Reviving a series that fell victim to changed circumstances, here’s the first of a new batch looking at some of the spectacular machines that never made it to their intended contemporary races.
In the mid-1990s, GT racing was very much on the up, the BPR Series was a smash hit. Interest was high in endurance racing and multiple factories were getting very interested. Sounds familiar, doesn’t it?
One of the early adopters for the GT1 regulations had been Ferrari, but their gorgeous turbo-V8 powered F40 LM had been shown a clean set of heels at almost every turn by McLaren’s F1 GTR.
The road-going F40, the halo model of the Ferrari range was in production until 1992 with the progressive development of the racing version thereafter but without many notable improvements in its ultimate results.
The game had moved on, and Ferrari intended to rise to the challenge, with a Michelotto developed full-race version of their new for 1995 F50, powered by a 4.7-litre version of the 1990 Ferrari F1 V12.
In race development version the V12 was intended to produce c.750 bhp at a screaming 10,500 rpm.
Here’s a video of the Test Car 001 in private ownership on the dyno, read on to find out why we missed hearing this on a regular basis!
The GT1 race version of the car would also feature a much-upgraded aero package, rear diffuser, side exiting exhausts, a fixed roof (the road car was an open-topped car with a removable hardtop) and large rear wing.
The package was a very promising one, Ferrari test driver Nicola Larini reportedly lapping the Fiorano test track faster in the F50 GT than then contemporary and arguably more pure-bred 333SP Sports Prototype.
The initial plan was for the first batch of six cars, sources suggesting that two F50 GTs apiece were bound for Scandia Racing and Ferrari Club Italia with a single-car set for Momo Corsa.
Other teams also evaluated the car with the Parabolica Motorsport effort looking at a deal before the F50 programme was pulled and the team switched to a longtail McLaren.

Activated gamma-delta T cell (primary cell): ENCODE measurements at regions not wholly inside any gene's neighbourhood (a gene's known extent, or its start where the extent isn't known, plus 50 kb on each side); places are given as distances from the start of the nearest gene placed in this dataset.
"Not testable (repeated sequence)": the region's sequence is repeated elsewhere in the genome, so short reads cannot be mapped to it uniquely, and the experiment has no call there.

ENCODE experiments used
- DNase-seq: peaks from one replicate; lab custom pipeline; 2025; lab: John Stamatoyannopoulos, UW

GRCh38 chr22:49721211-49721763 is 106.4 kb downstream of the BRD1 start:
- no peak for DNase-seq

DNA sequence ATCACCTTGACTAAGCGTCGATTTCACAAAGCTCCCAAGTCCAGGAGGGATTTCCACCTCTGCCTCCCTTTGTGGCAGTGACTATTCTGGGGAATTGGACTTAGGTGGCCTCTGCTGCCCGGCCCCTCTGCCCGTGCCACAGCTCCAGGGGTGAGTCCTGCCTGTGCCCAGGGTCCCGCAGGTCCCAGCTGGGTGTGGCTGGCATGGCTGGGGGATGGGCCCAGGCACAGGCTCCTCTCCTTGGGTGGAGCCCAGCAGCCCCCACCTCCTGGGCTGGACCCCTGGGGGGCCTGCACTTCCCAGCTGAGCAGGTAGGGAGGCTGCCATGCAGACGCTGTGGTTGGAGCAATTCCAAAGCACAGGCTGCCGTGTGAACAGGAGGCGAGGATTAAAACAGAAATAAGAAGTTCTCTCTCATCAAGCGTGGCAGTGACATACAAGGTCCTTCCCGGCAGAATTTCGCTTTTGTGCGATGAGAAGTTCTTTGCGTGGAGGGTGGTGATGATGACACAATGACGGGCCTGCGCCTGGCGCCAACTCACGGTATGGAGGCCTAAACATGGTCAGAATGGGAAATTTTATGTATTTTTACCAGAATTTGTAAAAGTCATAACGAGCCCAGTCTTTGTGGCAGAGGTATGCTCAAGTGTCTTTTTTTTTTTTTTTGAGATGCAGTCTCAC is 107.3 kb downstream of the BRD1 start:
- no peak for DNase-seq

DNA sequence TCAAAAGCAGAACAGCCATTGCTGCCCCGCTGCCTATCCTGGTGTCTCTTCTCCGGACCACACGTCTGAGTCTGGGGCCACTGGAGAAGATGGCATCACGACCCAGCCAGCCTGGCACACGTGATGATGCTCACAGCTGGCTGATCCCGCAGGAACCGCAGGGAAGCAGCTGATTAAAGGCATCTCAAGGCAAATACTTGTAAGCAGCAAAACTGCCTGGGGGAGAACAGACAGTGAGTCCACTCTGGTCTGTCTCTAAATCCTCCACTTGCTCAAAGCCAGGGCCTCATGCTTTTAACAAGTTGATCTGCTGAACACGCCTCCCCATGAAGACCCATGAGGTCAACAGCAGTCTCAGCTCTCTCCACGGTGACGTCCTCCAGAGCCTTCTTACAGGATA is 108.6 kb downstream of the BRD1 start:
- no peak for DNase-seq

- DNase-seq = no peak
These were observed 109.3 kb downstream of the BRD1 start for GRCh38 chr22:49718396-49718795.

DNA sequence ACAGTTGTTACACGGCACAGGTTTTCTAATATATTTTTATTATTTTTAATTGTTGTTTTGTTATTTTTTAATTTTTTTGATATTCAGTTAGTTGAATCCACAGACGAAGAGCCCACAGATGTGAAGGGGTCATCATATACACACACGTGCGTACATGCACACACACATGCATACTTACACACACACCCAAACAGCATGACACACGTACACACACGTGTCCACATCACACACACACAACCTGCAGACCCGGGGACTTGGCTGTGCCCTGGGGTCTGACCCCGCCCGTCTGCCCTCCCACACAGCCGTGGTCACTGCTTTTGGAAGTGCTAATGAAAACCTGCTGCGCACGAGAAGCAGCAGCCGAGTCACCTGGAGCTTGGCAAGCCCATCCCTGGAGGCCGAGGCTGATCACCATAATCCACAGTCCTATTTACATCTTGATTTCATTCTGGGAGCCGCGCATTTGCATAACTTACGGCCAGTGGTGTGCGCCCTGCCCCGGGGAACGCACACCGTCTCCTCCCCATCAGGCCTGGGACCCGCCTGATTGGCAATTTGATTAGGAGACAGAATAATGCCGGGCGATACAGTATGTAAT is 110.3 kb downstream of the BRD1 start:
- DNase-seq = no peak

There seemed little problem with the F50GT as a package, or with market interest in the car, so why did this beast never race?
The answer to that question came courtesy of two linked matters, first the creation of the FIA GT Championship as the successor to BPR with factory interest soaring, the second though was the killer blow as the FIA part of the equation came into play with the road-car-based formula of GT1 sacrificed at the altar of big-money interest from Porsche, and then Mercedes Benz, a move that would create a spectacular breed of new ‘GT’ cars, but that would prove to be short-lived and short-sighted, the then-contemporary formula would be dead three years later.
The Ferrari F50 was a high profile victim of the charges, Maranello unwilling to match the move up the performance and spending chain, and opting to concentrate their motorsport resources on their F1 programme.
That left a planned production run of six cars, three of which would be completed, including the test car, and sold to carefully selected Ferrari customers.
At least one is still active, albeit behind closed doors, with an owner that requires privacy, with another in a private collection in Japan. They are amongst the true ‘unicorns’ of the Ferrari collecting world, cars with real pedigree, real but unfulfilled potential.
On-track pics above copyright Ferrari.com